Yes, on some occasions they do negotiate their hourly and their retainer for good clients, but not all attorneys and not all the time. Many attorney's provide professional courtesy discounts on their billings for brief emials and telephone calls. For instance we don't charge for travel time to court, things like that add value to your case. Keep in mind, you get what you pay for in most cases and with lawyers the better you treat your attorney the better service you will get and more than likely you will receive a discount without even asking for it.
Legal disclaimer: The response given is not intended to create, nor does it create an ongoing duty to respond to questions. The response does not form an attorney-client relationship, nor is it intended to be anything other than the educated opinion of the author. It should not be relied upon as legal advice. The response given is based upon the limited facts provided by the person asking the question. To the extent additional or different facts exist, the response might possibly change. Attorney is licensed to practice law only in the State of Massachusetts. Responses are based solely on Massachusetts law unless stated otherwise.
All attorneys set their fees individually and based on a wide variety of factors. Most attorneys have a "usual" hourly rate, but nothing requires an attorney to charge that rate in every case. Most experienced attorneys will charge a higher rate for clients they assess as unreasonable, demanding or high maintenance. The retainer should be no more that a reasonable estimate of the likely cost of the legal services expected to meet your objectives. When you discuss a retainer with an attorney you should take care to ask whether it is a refundable retainer, meaning the trust account balance will be release to the client if the objectives are met before the entire retainer is earned. A client does not negotiate with a paralegal directly for services because the paralegal is required to work under the supervision of an attorney. Clients are well advised to avoid the "low bidder" on hourly rate because that attorney may lack experience or local reputation. Willingness to negotiate rate may indicate the attorney is short on clients, which may reflect on that attorney's abilities. A more experienced attorney with a higher hourly rate may in fact cost less as experience brings economies of effort and effectiveness.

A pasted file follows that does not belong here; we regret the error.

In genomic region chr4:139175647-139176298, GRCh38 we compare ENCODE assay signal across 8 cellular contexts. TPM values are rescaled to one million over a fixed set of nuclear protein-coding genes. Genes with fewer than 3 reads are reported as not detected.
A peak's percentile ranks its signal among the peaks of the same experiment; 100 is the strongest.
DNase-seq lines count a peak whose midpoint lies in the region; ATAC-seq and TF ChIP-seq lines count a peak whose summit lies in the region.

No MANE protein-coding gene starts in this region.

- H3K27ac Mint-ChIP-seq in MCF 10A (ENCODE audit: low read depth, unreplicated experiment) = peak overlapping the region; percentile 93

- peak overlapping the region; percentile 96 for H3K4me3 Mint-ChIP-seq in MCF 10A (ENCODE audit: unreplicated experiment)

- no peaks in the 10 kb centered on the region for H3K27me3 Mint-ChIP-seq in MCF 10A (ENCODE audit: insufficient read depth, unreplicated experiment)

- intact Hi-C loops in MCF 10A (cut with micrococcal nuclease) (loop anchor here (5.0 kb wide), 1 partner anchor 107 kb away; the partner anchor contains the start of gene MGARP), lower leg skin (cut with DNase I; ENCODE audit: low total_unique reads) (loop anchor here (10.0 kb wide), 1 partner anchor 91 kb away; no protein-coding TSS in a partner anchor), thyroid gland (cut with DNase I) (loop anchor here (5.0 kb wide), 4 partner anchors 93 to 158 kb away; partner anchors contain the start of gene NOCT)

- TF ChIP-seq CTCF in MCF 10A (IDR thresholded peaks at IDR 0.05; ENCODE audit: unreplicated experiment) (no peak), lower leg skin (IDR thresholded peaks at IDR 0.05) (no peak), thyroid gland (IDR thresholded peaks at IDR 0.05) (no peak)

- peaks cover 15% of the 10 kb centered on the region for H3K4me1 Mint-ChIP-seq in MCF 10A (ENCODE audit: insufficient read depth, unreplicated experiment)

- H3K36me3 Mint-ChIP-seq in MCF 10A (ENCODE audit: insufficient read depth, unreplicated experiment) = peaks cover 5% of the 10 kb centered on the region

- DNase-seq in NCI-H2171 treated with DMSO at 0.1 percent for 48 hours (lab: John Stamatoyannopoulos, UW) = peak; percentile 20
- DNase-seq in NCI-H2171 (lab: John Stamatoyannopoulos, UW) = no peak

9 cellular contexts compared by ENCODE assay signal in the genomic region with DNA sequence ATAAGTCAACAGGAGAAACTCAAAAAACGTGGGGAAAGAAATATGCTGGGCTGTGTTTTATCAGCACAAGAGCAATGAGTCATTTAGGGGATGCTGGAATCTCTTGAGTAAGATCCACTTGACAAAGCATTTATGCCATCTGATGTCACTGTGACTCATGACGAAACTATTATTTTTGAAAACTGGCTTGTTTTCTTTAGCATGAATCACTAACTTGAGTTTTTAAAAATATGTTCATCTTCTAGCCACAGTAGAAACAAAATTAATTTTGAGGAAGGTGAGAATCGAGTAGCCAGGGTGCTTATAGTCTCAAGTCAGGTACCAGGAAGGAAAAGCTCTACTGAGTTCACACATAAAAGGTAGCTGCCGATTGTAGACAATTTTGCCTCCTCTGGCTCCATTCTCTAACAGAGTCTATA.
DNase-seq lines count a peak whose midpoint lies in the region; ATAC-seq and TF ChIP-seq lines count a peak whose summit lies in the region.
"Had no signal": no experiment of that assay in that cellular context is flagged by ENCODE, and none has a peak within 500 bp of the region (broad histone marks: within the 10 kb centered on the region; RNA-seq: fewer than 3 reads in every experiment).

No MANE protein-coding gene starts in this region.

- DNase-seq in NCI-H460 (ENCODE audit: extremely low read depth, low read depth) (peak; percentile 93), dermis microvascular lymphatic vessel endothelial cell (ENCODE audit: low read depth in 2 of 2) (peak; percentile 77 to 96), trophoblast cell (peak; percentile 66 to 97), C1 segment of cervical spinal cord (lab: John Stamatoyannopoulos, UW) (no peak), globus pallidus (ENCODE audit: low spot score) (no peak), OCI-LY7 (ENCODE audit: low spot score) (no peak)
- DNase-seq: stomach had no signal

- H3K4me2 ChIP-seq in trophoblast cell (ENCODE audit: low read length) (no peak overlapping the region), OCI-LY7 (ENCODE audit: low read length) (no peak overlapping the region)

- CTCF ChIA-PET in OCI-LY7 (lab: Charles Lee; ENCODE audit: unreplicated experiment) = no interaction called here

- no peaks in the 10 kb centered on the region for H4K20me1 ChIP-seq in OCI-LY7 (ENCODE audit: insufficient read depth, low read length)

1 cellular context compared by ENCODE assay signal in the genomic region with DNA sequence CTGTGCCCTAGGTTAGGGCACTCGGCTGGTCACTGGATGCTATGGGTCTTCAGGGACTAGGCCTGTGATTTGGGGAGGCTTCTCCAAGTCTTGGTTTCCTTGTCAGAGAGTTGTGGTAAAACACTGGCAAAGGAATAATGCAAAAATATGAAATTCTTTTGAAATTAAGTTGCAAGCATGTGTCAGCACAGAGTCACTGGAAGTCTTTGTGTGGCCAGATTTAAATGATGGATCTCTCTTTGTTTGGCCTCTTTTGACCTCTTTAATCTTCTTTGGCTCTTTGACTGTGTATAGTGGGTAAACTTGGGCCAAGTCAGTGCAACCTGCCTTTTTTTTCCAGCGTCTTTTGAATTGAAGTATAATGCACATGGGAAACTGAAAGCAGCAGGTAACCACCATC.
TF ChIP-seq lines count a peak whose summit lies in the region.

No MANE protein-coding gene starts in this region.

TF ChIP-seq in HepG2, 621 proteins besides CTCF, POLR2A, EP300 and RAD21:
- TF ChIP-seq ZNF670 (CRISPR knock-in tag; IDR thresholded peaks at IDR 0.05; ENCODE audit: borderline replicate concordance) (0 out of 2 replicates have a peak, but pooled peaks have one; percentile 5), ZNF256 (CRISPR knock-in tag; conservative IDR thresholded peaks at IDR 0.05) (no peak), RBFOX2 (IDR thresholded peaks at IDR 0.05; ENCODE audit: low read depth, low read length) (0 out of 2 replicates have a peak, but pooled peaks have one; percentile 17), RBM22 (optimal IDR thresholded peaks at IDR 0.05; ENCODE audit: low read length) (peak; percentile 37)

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This answer is offered as a public service for general information only and may not be relied upon as legal advice.
Yes. Rates are negotiable. However, many attorneys at the top of their game don't negotiate much off their published rates, except in unusual circumstances.
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Attorneys are businesses, and the price differently. When business is slow, sometimes there are price reductions. As to family law, we "package" eight hours (what we think most divorces take), discount that, keep a time sheet, and bill for hours above 8 at standard rates. Some cases take more, especially custody or serious real estate battles.
We do not charge for travel, but often meet clients in the courthouse, since I am there so often. At times, we meet clients at workplace or otherwise when their schedules depend on it. As a client-centered firm, we do not charge for the assistance of our Legal Nurse Consultant. We do not do business by email (as a software engineer, I distrust email!); short calls are not billed. So, every business is different. Clients who work hard to gather papers, take advice as to not escalating, and work side-by-side with us help us keep fees down
We do not have a client/attorney relationship until you make an appointment, we discuss your case face to face, I accept a retainer, and we explictly agree to enter into representation.
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